Column: Garcetti to India would be a good move for L.A. — and for him. Let the next chapter begin
Yeah, that was my first reaction when I heard a couple of months ago that Los Angeles Mayor Eric Garcetti might be President Biden’s pick for ambassador.
For the record:
7:18 p.m. July 9, 2021A previous version of this column misspelled Alyssa Ayres’ last name as Ayers.
He’s got Mexican and Italian blood. His maternal grandparents were Russian Jewish immigrants.
So like I was saying... India?
But after thinking about it and talking to some foreign policy people, I changed my mind.
It’s not a bad choice for Biden, who made it official Friday in naming Garcetti to the post, pending U.S. Senate confirmation.
It’s not a bad choice for Garcetti, who has been an elected city official since 2001, the last eight as mayor. He’ll be walking away from a job that hasn’t been finished, but it’s not like it would get finished in the 18 months he has left in his term.
And it’s not a bad deal for Los Angeles, which could really, really use a leadership change.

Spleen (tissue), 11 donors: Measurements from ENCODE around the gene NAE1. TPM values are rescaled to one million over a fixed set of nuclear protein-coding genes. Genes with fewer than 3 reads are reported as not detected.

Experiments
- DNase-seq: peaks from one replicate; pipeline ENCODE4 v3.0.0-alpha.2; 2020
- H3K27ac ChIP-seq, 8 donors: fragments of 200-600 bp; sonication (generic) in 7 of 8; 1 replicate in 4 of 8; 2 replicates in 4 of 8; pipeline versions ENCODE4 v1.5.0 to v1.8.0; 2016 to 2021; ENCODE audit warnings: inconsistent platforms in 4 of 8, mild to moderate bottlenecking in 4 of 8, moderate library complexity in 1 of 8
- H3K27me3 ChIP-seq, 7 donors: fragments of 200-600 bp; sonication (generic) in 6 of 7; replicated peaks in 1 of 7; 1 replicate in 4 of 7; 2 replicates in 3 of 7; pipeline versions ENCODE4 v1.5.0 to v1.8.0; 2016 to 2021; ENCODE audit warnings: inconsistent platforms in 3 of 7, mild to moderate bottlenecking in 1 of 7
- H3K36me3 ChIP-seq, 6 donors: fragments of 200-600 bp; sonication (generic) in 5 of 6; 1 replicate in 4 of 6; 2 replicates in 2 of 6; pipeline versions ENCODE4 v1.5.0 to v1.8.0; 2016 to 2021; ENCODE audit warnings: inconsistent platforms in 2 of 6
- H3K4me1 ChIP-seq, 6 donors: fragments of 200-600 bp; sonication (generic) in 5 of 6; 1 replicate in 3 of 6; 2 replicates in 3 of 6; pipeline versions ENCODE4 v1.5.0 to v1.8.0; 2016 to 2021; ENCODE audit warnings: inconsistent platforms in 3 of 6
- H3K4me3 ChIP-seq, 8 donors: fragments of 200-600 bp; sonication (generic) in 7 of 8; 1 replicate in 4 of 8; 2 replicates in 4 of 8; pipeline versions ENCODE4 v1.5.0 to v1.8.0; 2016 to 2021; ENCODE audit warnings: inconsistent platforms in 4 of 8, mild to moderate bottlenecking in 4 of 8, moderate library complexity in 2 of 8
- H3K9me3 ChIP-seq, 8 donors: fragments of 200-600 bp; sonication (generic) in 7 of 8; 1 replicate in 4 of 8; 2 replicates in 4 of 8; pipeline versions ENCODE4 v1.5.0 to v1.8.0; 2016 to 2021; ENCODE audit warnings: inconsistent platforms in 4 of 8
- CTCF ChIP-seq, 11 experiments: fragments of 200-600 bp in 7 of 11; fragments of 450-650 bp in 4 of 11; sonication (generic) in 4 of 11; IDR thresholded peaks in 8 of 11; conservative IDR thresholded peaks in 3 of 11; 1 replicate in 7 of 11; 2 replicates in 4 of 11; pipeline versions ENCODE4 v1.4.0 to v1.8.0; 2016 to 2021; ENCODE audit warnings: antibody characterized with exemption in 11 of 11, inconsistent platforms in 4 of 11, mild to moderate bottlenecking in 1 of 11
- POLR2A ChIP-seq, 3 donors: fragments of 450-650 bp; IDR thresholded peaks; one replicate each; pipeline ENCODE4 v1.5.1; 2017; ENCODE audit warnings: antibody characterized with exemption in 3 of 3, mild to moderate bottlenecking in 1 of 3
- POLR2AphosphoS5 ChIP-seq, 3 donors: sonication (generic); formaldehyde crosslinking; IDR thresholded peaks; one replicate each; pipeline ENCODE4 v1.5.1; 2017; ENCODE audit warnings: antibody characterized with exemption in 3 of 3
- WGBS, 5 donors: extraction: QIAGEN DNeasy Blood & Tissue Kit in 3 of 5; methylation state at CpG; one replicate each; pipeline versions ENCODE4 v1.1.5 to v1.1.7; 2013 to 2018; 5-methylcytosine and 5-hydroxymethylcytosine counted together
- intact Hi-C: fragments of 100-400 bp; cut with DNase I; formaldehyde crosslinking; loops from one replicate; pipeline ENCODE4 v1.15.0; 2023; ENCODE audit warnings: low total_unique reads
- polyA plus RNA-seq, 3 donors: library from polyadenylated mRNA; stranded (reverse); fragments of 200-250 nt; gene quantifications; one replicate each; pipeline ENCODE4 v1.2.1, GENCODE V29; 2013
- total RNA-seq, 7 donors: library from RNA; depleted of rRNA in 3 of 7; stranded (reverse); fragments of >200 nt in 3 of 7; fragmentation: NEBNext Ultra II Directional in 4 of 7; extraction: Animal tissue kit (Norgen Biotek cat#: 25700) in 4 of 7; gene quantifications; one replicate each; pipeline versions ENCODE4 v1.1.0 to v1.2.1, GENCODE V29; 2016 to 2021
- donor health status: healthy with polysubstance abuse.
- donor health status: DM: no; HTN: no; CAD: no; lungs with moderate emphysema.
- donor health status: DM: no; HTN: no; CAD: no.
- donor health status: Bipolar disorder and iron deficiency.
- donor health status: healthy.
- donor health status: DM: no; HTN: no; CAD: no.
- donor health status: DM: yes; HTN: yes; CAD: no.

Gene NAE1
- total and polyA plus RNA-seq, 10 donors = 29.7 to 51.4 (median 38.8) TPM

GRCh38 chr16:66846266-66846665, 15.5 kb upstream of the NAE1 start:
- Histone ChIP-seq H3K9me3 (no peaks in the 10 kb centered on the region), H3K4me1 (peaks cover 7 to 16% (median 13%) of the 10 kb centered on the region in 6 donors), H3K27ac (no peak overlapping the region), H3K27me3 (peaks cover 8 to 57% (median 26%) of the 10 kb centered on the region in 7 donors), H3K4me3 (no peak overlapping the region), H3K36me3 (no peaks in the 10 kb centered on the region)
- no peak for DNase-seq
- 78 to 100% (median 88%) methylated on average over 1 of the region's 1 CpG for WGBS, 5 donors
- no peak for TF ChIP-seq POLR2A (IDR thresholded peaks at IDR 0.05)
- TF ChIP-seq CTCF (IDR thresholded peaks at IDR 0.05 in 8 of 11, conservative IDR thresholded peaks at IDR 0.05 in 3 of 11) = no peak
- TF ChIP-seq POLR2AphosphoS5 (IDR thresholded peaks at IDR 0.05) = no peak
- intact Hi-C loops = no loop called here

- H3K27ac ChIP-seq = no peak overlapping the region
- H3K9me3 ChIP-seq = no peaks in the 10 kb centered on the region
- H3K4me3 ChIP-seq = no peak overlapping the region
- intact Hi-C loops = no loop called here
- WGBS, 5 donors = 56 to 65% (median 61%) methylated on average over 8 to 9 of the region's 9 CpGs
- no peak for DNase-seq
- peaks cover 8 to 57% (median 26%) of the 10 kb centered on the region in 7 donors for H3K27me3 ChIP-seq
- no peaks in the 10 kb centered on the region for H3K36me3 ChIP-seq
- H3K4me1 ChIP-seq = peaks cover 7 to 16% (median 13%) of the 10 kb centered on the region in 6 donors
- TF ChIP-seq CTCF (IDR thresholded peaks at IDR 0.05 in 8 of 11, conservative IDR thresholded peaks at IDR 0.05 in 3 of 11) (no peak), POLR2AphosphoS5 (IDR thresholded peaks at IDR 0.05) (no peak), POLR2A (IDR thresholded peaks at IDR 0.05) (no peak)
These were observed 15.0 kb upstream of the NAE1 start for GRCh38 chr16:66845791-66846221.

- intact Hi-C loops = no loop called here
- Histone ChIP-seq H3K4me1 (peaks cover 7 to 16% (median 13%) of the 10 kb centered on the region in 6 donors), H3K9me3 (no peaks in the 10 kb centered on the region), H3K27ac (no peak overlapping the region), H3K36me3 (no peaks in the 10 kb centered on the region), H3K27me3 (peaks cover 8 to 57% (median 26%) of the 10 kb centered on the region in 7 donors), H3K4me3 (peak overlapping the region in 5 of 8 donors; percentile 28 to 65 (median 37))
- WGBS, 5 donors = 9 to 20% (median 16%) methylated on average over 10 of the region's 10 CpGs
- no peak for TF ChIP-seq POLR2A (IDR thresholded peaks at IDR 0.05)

So let’s talk about three things here, all on the assumption that Garcetti gets the green light, despite developing City Hall scandals that could conceivably put the kibosh on the mayor’s escape from L.A.
Why India? What’s Garcetti’s legacy? And what next for Los Angeles?
I’m convinced, based on watching Garcetti in action for two decades, that he grew up wanting to be president of the United States. Critics aside, and he has many, I know him to be extremely intelligent and well versed on just about every public policy topic he has ever handled.
A Rhodes scholar, Garcetti’s training in 2013 and service as a U.S. Naval reserve officer affirmed my suspicion that from the time he had his first bowl of Wheaties, Garcetti wanted to be president of the United States, and his career in public service was partly about polishing the resume. You’ll recall, I’m sure, that he spent months considering a run for president in the last election.